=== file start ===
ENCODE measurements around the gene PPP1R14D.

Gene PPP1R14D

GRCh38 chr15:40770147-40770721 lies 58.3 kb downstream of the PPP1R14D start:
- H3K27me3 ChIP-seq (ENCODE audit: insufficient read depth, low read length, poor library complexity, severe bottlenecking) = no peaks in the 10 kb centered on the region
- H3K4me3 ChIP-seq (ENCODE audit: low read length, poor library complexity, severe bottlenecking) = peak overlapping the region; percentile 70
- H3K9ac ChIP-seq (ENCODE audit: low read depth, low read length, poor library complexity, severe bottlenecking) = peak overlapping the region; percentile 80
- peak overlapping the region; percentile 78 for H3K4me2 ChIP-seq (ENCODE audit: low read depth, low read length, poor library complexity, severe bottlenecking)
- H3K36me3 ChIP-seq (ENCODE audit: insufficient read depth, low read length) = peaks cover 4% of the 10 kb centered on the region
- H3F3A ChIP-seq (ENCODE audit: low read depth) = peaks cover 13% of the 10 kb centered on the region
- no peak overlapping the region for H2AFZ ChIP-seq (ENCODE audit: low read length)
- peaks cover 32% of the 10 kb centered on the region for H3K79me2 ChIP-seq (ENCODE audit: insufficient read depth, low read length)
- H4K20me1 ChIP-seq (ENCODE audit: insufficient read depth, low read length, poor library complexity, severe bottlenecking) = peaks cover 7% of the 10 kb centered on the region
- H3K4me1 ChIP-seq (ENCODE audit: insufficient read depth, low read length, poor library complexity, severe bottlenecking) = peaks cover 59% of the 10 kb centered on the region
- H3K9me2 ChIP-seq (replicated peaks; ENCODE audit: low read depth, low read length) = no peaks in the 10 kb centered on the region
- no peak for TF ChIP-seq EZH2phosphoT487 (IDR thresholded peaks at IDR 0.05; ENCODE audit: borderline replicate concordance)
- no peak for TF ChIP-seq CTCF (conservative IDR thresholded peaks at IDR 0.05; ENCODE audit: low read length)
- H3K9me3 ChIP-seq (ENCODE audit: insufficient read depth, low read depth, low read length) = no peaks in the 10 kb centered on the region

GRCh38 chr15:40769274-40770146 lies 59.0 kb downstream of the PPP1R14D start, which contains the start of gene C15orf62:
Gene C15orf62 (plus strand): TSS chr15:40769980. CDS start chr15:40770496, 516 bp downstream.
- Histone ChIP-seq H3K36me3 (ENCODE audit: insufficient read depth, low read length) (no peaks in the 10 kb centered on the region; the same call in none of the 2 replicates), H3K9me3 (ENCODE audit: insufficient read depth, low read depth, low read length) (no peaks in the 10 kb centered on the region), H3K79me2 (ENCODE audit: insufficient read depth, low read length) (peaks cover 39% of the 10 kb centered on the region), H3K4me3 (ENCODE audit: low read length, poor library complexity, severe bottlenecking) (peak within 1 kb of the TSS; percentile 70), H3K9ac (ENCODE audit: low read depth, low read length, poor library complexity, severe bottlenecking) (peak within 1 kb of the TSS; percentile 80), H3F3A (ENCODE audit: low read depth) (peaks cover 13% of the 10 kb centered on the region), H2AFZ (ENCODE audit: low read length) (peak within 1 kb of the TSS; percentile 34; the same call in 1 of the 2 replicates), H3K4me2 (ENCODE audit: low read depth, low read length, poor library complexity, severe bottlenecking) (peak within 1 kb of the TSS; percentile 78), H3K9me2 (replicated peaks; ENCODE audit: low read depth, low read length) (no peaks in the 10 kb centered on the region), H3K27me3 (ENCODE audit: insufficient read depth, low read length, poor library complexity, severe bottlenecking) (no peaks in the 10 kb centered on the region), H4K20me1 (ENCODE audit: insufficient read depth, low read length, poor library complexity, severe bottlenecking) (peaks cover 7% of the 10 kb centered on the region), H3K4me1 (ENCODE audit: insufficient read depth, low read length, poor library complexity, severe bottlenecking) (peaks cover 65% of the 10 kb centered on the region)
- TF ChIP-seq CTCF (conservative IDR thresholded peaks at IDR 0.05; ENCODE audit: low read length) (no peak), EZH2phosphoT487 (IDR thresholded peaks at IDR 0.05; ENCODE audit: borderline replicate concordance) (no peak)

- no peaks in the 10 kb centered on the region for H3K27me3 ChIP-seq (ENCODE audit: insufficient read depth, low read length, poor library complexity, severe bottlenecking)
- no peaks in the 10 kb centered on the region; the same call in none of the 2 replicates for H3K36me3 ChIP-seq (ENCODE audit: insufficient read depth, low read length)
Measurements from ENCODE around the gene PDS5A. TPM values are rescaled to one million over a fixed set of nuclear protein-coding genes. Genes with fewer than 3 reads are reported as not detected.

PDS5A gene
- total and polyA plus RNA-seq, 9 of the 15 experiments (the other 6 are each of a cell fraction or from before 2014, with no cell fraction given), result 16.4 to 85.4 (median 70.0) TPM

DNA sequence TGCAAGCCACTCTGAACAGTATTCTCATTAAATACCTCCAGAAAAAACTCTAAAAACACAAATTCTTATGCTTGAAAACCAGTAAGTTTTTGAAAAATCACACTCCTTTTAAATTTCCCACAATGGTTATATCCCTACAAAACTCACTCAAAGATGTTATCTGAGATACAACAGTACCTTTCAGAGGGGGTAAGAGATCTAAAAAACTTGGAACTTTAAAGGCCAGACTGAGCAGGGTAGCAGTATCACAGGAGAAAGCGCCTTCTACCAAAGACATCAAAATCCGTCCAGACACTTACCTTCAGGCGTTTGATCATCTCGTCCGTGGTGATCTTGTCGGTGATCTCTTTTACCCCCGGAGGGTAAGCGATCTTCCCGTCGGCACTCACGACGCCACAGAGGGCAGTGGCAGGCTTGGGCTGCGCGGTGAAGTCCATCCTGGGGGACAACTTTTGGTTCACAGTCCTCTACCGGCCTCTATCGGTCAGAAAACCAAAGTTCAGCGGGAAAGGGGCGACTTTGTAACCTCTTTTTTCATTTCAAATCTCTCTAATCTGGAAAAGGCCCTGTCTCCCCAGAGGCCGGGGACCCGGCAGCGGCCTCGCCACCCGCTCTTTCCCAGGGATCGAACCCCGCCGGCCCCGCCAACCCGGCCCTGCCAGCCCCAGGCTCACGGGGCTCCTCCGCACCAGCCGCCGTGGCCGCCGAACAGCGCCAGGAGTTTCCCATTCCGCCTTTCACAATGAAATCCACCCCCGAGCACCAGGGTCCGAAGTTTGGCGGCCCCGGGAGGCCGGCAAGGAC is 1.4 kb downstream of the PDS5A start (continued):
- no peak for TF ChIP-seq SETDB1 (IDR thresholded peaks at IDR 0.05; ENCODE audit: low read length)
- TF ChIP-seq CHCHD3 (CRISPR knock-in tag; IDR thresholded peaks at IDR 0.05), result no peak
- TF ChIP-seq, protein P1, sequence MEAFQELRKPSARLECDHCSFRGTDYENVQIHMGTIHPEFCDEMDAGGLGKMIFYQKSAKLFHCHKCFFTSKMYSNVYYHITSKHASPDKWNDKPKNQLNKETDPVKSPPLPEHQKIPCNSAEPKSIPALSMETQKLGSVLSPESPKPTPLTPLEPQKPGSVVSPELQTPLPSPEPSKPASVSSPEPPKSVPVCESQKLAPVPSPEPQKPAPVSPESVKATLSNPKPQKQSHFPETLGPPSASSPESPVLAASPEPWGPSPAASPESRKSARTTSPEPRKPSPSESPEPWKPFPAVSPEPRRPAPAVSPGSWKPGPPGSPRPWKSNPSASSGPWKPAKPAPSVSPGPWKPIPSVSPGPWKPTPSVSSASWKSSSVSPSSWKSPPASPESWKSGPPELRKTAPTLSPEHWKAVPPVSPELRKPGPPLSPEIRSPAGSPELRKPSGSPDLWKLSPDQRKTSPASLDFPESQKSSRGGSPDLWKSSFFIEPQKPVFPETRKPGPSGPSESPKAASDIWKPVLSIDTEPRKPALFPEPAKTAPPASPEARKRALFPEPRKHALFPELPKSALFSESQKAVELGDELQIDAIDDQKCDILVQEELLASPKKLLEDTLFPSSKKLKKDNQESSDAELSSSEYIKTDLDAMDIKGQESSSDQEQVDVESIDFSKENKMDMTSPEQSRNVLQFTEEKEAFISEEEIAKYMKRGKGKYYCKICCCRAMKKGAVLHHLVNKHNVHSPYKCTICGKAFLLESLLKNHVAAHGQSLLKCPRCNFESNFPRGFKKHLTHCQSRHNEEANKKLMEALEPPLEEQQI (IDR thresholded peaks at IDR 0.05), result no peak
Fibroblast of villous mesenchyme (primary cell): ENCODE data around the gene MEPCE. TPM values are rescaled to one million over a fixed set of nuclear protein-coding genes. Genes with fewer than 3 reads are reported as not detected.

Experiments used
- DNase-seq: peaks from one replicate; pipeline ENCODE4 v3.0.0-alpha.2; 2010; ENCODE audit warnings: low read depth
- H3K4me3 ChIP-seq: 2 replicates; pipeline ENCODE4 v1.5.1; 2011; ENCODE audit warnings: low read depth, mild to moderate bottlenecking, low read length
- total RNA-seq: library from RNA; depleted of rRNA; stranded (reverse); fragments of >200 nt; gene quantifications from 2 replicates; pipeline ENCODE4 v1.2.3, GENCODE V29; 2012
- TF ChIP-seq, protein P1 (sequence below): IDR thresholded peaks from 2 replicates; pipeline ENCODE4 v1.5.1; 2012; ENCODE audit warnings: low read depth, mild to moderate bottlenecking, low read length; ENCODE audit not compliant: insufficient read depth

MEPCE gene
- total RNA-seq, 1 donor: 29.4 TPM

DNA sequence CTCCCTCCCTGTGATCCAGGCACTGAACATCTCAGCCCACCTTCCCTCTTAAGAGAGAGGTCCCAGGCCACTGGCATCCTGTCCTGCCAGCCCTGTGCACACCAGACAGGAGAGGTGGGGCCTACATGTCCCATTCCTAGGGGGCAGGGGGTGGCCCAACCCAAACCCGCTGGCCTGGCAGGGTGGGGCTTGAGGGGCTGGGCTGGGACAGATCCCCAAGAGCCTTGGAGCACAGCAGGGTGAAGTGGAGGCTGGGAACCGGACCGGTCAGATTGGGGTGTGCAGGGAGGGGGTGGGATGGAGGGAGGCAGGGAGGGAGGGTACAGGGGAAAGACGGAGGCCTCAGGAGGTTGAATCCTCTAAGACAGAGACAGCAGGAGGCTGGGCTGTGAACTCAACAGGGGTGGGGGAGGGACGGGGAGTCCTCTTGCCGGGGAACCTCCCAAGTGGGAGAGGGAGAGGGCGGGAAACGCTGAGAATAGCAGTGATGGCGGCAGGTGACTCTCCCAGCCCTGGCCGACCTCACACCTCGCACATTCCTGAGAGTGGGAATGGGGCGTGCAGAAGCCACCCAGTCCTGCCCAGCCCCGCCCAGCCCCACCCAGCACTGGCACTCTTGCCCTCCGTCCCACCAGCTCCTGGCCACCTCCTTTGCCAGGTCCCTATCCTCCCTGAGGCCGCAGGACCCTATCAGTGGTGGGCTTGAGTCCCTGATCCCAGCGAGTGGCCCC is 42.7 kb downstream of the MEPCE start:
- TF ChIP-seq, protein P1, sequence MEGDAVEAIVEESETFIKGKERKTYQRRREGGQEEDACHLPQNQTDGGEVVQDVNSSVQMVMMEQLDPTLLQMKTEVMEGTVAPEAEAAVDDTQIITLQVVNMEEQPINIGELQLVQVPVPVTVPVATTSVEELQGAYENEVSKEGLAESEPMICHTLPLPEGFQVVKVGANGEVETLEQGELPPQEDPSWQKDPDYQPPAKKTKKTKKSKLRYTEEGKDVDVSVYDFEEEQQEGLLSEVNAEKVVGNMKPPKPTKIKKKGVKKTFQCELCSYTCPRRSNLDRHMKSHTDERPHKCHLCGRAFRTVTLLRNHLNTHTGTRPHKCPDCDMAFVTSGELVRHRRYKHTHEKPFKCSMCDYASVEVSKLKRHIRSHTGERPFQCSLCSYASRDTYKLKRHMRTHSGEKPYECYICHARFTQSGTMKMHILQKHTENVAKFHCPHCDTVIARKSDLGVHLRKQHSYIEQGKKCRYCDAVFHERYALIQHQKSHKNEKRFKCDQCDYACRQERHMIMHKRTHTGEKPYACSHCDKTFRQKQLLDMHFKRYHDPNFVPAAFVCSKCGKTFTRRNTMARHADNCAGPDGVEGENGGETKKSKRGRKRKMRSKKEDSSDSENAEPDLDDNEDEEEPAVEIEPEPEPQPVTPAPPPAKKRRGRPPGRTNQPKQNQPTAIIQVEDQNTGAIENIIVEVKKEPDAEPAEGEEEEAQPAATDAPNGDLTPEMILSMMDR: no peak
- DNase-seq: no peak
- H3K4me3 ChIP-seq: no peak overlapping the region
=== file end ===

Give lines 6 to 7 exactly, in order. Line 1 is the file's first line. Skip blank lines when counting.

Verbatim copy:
- H3K9ac ChIP-seq (ENCODE audit: low read depth, low read length, poor library complexity, severe bottlenecking) = peak overlapping the region; percentile 80
- peak overlapping the region; percentile 78 for H3K4me2 ChIP-seq (ENCODE audit: low read depth, low read length, poor library complexity, severe bottlenecking)